|Aspect||D-03 Credits for recycling and energy recovery|
||How should credits for recycling and energy recovery be allowed for?|
related study objective
|☒ stand-alone LCA||☒ comparative assertion|
related study phase
|goal and scope definition||inventory analysis (LCI)||impact assessment (LCIA)||interpretation||reporting|
|new buildings||existing buildings||construction products||screening LCA||simplified LCA||complete LCA|
|Provisions||Where recycled material or energy recovered at end of life are also used in the production of products (A1–A3), in Modules B1–B5 or C1–C4, then the net output flow is calculated as total output − total input.If there is a net output flow that provides benefits beyond the system boundary (as it produces material or energy that substitutes for virgin production), then the processes beyond the system boundary required to produce the recycled material or recovered energy substituted can be provided in Module D, together with a credit calculated by deducting the impact of producing the material or energy from virgin resources. For materials, this will be the virgin production route. For energy, this will be the use of the typical energy mix for heating (for heat energy) or the grid mix (for electrical energy), excluding secondary energy. In practice, unless energy from waste is a significant part of the energy or grid mix, the national mix can be used.|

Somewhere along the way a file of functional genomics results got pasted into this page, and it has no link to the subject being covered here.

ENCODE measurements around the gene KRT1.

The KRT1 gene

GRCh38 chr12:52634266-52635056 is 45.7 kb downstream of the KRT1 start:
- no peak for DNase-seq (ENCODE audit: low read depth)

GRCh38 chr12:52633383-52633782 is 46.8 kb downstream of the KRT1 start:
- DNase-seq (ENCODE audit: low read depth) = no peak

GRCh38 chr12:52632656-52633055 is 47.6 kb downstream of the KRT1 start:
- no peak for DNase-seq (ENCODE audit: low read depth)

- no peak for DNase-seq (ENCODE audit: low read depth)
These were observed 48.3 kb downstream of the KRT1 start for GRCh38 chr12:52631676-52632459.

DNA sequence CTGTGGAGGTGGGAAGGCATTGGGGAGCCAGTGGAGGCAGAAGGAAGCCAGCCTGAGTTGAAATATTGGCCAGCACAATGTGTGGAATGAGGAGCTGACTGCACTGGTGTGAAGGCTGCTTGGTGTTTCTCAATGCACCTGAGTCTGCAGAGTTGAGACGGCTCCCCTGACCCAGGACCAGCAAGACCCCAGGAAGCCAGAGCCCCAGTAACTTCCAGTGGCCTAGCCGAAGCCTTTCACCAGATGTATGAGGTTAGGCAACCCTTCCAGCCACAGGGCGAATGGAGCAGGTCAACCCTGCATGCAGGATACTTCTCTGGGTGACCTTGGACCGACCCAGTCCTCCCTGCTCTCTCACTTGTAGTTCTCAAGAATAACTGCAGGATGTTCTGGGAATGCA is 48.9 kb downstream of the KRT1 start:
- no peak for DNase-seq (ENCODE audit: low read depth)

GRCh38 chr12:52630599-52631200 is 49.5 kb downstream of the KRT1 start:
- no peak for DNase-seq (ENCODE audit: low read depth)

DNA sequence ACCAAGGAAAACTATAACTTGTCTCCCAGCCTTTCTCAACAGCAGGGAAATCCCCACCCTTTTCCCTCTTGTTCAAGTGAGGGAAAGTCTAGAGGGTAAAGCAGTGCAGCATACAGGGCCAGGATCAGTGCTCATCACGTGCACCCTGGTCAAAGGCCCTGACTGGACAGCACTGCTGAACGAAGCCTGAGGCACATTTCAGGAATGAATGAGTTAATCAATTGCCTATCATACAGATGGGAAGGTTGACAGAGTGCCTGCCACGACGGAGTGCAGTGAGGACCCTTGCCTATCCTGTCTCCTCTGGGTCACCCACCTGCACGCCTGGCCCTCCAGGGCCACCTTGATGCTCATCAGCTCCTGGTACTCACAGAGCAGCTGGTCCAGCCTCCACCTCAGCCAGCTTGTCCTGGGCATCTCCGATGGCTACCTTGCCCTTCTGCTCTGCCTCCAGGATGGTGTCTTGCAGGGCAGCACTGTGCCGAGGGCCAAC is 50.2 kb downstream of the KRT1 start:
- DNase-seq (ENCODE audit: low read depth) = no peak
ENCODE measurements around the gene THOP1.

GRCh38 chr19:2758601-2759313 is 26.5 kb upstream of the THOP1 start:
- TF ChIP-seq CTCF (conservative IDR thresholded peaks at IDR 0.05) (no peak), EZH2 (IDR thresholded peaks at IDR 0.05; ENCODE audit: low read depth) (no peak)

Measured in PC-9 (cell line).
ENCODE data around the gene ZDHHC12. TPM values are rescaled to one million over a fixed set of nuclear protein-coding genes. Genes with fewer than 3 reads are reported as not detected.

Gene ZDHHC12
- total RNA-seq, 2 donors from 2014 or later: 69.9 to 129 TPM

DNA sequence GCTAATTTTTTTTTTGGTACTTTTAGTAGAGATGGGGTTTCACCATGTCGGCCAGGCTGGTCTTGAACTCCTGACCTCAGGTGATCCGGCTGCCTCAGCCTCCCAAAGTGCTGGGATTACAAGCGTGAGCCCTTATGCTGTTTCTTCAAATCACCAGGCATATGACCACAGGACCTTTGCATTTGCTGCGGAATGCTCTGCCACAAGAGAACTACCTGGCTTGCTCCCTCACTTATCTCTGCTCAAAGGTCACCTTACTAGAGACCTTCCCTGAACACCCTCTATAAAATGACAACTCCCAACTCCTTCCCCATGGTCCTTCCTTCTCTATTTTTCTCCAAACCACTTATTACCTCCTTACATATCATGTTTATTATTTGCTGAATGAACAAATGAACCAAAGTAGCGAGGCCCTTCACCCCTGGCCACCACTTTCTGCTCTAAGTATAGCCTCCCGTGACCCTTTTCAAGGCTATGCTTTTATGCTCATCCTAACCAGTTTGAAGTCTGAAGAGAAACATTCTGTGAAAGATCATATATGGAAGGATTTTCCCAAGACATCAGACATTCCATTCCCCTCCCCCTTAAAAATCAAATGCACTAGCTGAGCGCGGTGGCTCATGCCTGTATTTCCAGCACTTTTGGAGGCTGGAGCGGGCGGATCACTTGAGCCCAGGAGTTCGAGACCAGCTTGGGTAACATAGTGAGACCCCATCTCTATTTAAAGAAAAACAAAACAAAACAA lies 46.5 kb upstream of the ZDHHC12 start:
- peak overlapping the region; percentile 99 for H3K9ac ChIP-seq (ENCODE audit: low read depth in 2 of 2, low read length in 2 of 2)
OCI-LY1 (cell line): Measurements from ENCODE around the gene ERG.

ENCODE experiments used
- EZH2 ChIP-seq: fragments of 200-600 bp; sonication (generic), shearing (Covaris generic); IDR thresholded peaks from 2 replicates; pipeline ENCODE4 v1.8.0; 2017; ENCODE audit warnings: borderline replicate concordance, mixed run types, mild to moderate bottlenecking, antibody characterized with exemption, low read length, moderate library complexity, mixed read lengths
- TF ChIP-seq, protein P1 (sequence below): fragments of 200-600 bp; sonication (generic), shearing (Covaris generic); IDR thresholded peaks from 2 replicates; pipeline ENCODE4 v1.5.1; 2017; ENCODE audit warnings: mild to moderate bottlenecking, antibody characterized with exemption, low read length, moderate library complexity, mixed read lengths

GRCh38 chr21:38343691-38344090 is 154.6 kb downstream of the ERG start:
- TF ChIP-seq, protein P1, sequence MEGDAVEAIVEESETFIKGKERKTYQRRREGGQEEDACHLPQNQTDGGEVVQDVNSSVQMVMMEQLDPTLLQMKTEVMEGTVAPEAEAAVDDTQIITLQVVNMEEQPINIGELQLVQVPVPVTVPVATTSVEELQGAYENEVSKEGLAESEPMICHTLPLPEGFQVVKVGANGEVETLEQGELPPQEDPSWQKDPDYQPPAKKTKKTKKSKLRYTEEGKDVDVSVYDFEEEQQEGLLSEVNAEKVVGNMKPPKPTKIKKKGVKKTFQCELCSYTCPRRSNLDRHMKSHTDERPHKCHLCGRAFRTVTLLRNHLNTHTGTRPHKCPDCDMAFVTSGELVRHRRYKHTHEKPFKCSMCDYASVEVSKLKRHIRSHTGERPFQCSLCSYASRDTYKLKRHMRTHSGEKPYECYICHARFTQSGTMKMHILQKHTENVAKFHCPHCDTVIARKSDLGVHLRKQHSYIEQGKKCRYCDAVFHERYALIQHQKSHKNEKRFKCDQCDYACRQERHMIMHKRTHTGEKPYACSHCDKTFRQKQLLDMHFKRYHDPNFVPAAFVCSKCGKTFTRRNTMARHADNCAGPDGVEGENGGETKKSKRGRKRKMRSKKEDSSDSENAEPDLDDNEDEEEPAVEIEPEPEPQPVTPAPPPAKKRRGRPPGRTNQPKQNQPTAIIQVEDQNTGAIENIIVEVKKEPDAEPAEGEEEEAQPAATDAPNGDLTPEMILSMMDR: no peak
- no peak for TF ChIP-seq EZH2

||If the recycled product cannot substitute the primary product completely (e.g. it has 95% of the relevant functional equivalence), a justified value correction factor should be used to reflect this in the credit calculation.If waste is burned with less than 60% energy recovery, it has to be classified as a disposal process rather than a recovery process, and the process must be reported in Module C4. There may still be benefits for the production of energy beyond the system boundary that can be shown in Module D (as with landfilling and the recovery of gas from landfilling).
For example, if there was a net output flow of electricity, then the grid mix of electricity (excluding any secondary energy sources) should be used to credit the flow.
Note that the incineration of waste (i.e. material that is considered waste because it has not reached the end-of-waste state) may also be more efficient than 60%, but it must still be considered as a disposal process.
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